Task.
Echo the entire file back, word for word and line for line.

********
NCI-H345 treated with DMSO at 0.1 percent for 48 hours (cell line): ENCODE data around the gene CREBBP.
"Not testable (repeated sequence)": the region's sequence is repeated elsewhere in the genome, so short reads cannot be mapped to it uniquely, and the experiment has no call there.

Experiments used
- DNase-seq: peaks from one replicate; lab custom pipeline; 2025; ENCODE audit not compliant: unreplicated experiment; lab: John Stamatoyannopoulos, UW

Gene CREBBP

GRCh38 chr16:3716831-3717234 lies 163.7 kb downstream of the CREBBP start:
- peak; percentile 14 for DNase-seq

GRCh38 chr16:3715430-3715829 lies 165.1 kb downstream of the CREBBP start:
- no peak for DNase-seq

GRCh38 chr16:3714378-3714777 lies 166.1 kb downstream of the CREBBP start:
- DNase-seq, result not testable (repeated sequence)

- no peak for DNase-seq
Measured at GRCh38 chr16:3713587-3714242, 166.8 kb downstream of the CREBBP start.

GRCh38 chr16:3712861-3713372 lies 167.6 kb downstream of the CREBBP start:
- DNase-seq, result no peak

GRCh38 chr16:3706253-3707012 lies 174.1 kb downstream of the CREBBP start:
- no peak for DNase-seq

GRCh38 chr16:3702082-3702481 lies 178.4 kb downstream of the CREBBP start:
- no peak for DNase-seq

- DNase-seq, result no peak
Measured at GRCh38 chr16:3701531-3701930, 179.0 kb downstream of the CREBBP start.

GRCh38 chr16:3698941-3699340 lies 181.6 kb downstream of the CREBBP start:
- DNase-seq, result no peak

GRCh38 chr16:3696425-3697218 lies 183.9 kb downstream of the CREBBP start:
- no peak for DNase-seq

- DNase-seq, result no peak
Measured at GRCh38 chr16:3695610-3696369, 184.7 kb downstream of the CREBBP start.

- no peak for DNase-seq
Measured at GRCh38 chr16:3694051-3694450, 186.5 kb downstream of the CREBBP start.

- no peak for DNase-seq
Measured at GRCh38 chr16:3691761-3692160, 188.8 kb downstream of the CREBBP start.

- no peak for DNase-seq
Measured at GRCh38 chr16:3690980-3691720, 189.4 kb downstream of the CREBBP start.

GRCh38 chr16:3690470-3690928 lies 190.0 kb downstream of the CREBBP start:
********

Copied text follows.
NCI-H345 treated with DMSO at 0.1 percent for 48 hours (cell line): ENCODE data around the gene CREBBP.
"Not testable (repeated sequence)": the region's sequence is repeated elsewhere in the genome, so short reads cannot be mapped to it uniquely, and the experiment has no call there.

Experiments used
- DNase-seq: peaks from one replicate; lab custom pipeline; 2025; ENCODE audit not compliant: unreplicated experiment; lab: John Stamatoyannopoulos, UW

Gene CREBBP

GRCh38 chr16:3716831-3717234 lies 163.7 kb downstream of the CREBBP start:
- peak; percentile 14 for DNase-seq

GRCh38 chr16:3715430-3715829 lies 165.1 kb downstream of the CREBBP start:
- no peak for DNase-seq

GRCh38 chr16:3714378-3714777 lies 166.1 kb downstream of the CREBBP start:
- DNase-seq, result not testable (repeated sequence)

- no peak for DNase-seq
Measured at GRCh38 chr16:3713587-3714242, 166.8 kb downstream of the CREBBP start.

GRCh38 chr16:3712861-3713372 lies 167.6 kb downstream of the CREBBP start:
- DNase-seq, result no peak

GRCh38 chr16:3706253-3707012 lies 174.1 kb downstream of the CREBBP start:
- no peak for DNase-seq

GRCh38 chr16:3702082-3702481 lies 178.4 kb downstream of the CREBBP start:
- no peak for DNase-seq

- DNase-seq, result no peak
Measured at GRCh38 chr16:3701531-3701930, 179.0 kb downstream of the CREBBP start.

GRCh38 chr16:3698941-3699340 lies 181.6 kb downstream of the CREBBP start:
- DNase-seq, result no peak

GRCh38 chr16:3696425-3697218 lies 183.9 kb downstream of the CREBBP start:
- no peak for DNase-seq

- DNase-seq, result no peak
Measured at GRCh38 chr16:3695610-3696369, 184.7 kb downstream of the CREBBP start.

- no peak for DNase-seq
Measured at GRCh38 chr16:3694051-3694450, 186.5 kb downstream of the CREBBP start.

- no peak for DNase-seq
Measured at GRCh38 chr16:3691761-3692160, 188.8 kb downstream of the CREBBP start.

- no peak for DNase-seq
Measured at GRCh38 chr16:3690980-3691720, 189.4 kb downstream of the CREBBP start.

GRCh38 chr16:3690470-3690928 lies 190.0 kb downstream of the CREBBP start: